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Why and how to enter the French-language markets

You are a French company with a number of professional documents written in English or in Spanish you want to translate for the attention of your French staff? (videos, internal training, business presentations, press releases, calls for tender, annual reports, academic articles, etc..)

Or you are preparing for trade with your future Francophone customers, and you want to attract them to gain these new market shares?

You want to send effective messages in the French language, or you already have contacts with French-speaking clients, or you want to make yourselves known, or to make a major impact on the Francophone markets. To this end, you must take into account certain criteria to choose your partners.

And in particular, those who will convey your written messages: professional translators. And you prioritize a relationship of trust with a freelance translator, who will not sell any volume or tools, but the right words and at the right price.

Therefore, you must choose a professional translator, that is to say a linguist whose target language (French in this case) is not only the native language, but who also lives on the market you are targeting, namely the Francophone market. Indeed, if your translator does not live in France, he is at risk of making errors because he does not know what is happening in France. That is why it is recommended that you systematically work with a translation vendor based in the country of the target language or where the mother tongue is spoken (here France).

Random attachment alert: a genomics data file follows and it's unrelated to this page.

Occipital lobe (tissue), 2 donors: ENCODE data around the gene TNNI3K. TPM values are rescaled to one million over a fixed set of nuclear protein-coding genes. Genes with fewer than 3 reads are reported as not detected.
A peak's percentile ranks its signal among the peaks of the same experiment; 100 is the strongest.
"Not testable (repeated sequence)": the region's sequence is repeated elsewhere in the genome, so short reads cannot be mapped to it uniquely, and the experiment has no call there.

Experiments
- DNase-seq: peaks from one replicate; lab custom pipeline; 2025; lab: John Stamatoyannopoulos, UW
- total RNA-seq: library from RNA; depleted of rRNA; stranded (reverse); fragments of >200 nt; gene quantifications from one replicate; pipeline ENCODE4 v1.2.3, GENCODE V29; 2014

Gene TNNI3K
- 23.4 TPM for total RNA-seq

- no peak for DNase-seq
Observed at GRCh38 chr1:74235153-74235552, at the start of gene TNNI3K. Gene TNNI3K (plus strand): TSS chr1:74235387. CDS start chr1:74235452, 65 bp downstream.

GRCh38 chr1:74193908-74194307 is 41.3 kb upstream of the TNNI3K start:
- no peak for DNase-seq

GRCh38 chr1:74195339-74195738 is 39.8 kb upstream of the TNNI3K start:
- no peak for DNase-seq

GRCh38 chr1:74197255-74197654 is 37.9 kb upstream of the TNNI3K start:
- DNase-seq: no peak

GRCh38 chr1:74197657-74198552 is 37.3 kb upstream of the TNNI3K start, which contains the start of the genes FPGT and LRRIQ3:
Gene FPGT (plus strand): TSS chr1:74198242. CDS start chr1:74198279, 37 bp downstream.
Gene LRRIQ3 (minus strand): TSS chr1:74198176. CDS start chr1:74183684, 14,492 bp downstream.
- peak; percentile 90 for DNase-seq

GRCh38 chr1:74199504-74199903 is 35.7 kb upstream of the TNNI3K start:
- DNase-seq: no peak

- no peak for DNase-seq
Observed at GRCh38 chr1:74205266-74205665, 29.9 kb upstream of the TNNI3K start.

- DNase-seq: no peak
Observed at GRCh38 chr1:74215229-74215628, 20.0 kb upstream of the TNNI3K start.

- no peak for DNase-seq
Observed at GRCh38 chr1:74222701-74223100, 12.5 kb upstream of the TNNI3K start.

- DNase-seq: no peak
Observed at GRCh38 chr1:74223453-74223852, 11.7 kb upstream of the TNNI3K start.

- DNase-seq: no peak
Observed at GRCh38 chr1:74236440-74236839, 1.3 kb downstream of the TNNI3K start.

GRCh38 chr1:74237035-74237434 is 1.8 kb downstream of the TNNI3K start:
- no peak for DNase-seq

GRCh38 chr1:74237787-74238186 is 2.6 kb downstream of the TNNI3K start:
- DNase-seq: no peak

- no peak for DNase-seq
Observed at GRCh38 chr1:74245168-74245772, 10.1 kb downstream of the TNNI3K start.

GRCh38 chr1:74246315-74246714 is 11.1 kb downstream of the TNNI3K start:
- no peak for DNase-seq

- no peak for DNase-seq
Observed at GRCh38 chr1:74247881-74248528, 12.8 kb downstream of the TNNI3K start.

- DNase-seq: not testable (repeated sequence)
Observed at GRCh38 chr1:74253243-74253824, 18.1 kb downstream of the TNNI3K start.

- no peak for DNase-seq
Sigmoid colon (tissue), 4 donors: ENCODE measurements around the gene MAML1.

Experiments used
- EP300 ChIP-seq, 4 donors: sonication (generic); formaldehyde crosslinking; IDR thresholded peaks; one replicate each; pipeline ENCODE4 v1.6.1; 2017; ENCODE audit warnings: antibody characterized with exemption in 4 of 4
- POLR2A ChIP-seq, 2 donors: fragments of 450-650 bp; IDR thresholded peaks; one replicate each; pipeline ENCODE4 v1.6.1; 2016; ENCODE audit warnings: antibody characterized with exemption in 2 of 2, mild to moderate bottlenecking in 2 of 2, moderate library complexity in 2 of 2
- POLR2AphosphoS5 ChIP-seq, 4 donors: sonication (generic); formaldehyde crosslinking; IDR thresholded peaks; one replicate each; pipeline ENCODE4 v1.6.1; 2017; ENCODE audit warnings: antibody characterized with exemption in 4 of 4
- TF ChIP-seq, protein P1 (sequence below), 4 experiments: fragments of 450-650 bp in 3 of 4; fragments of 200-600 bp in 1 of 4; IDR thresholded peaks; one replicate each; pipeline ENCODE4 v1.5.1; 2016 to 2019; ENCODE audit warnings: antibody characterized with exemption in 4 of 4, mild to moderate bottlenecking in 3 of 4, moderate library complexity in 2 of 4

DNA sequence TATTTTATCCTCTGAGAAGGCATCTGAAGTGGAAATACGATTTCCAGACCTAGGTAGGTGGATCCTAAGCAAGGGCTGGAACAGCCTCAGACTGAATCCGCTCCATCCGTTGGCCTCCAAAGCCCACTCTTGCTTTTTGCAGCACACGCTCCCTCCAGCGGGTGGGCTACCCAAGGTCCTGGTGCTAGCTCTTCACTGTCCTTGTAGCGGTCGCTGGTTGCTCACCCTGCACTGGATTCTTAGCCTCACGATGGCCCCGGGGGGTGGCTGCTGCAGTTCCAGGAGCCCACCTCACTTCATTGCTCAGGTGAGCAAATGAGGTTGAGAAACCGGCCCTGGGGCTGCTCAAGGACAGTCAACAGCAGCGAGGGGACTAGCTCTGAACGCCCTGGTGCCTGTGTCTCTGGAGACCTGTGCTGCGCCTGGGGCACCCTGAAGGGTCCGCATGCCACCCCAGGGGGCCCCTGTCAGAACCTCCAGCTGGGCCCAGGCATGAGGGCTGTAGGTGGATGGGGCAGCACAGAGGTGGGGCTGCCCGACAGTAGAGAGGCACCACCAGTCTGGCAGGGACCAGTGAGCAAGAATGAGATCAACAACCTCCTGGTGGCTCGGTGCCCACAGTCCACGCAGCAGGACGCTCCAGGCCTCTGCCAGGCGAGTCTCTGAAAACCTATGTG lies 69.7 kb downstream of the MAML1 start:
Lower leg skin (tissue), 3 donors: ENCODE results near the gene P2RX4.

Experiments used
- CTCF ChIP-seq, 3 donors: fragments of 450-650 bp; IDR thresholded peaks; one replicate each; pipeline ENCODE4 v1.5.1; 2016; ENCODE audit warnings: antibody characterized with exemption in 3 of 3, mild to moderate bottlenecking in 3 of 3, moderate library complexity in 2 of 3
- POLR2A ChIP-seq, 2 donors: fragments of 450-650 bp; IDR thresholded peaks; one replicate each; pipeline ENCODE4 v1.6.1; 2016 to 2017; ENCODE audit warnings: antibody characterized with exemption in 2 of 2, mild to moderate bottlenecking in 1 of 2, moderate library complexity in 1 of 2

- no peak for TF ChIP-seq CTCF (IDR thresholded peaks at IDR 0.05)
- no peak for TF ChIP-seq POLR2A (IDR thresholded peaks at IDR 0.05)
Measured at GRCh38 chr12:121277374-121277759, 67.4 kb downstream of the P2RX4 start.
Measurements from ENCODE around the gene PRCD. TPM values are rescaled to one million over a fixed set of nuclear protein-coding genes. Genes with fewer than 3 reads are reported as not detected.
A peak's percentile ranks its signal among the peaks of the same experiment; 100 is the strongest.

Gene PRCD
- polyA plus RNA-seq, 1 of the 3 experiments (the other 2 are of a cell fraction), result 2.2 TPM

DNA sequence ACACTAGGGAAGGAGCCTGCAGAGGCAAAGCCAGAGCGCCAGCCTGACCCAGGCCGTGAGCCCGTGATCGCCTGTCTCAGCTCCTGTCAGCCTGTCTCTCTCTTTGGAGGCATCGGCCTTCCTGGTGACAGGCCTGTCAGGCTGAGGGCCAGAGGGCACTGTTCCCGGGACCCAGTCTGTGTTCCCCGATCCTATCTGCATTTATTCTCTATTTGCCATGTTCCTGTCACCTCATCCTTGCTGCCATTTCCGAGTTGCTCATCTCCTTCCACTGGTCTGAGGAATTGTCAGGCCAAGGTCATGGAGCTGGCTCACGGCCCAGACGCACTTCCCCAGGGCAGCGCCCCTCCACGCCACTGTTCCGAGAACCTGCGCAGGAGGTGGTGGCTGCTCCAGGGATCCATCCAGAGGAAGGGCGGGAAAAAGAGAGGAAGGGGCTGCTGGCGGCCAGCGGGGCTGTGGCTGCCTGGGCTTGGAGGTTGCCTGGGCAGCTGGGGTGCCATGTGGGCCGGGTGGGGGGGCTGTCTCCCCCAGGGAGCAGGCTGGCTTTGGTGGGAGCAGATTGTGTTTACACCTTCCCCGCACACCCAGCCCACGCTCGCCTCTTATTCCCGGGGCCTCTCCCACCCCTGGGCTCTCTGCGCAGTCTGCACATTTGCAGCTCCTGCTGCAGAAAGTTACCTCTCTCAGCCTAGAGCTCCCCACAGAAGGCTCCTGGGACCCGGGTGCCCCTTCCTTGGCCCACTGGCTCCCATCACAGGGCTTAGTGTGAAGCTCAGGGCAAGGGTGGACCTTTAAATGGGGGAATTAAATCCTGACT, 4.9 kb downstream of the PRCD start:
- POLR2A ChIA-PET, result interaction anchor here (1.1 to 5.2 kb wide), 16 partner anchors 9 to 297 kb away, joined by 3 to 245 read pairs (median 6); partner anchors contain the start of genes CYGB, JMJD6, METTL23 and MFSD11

You must ensure that the linguist has the knowledge and skills related to your industry, he/she is equipped with at least one tool as part of the new translation technologies and he/she is able to ensure fully-fledged quality control. Of course, he/she must have excellent writing skills, enough hindsight or maturity to be able to absorb and paraphrase the text and not only to reproduce the intricacies in the local language (i.e. French), but also to make it suitable for the local culture.

You must also take into account the ramifications of the French language, depending on the area where you want to establish yourselves or expand. If the Canadian market has its characteristics, for example, you will want to work with a speaker who has excellent knowledge of French Canadian. On the other hand, even if there are also a few Swiss variations due to different expressions on the Romandie market, and perhaps in some African countries, the main mother tongue remains French as practised in France.

It is certainly no longer simply the language of Molière and of European elites. French is today the third language of business in the world, coming behind English (n°1) and Mandarin (n°2).

It is of considerable importance to the field of creative industries. It is a language which produces ideas, which is powerful and it is a language of creation and innovation.

And data on the position of the French language in the media across the world and on the Internet, illustrate the consequences of the growth in the number of Francophones in the world, at a time where we can see the intensification of digital practices and audiovisual consumption.

The Francophonie means a presence on the five continents. In addition to special trade relations, it seems it also brings some stability in a context of international crisis. And even if French remains a prestigious language, and still actively used in international organizations or diplomacy, it is recognized as a strong and influential language. The growth of French is also driven by the African demography, and by 2050, 700 million people should speak French.

These are economic boulevards to draw for exchanging, and doing business together, thanks to the French language.

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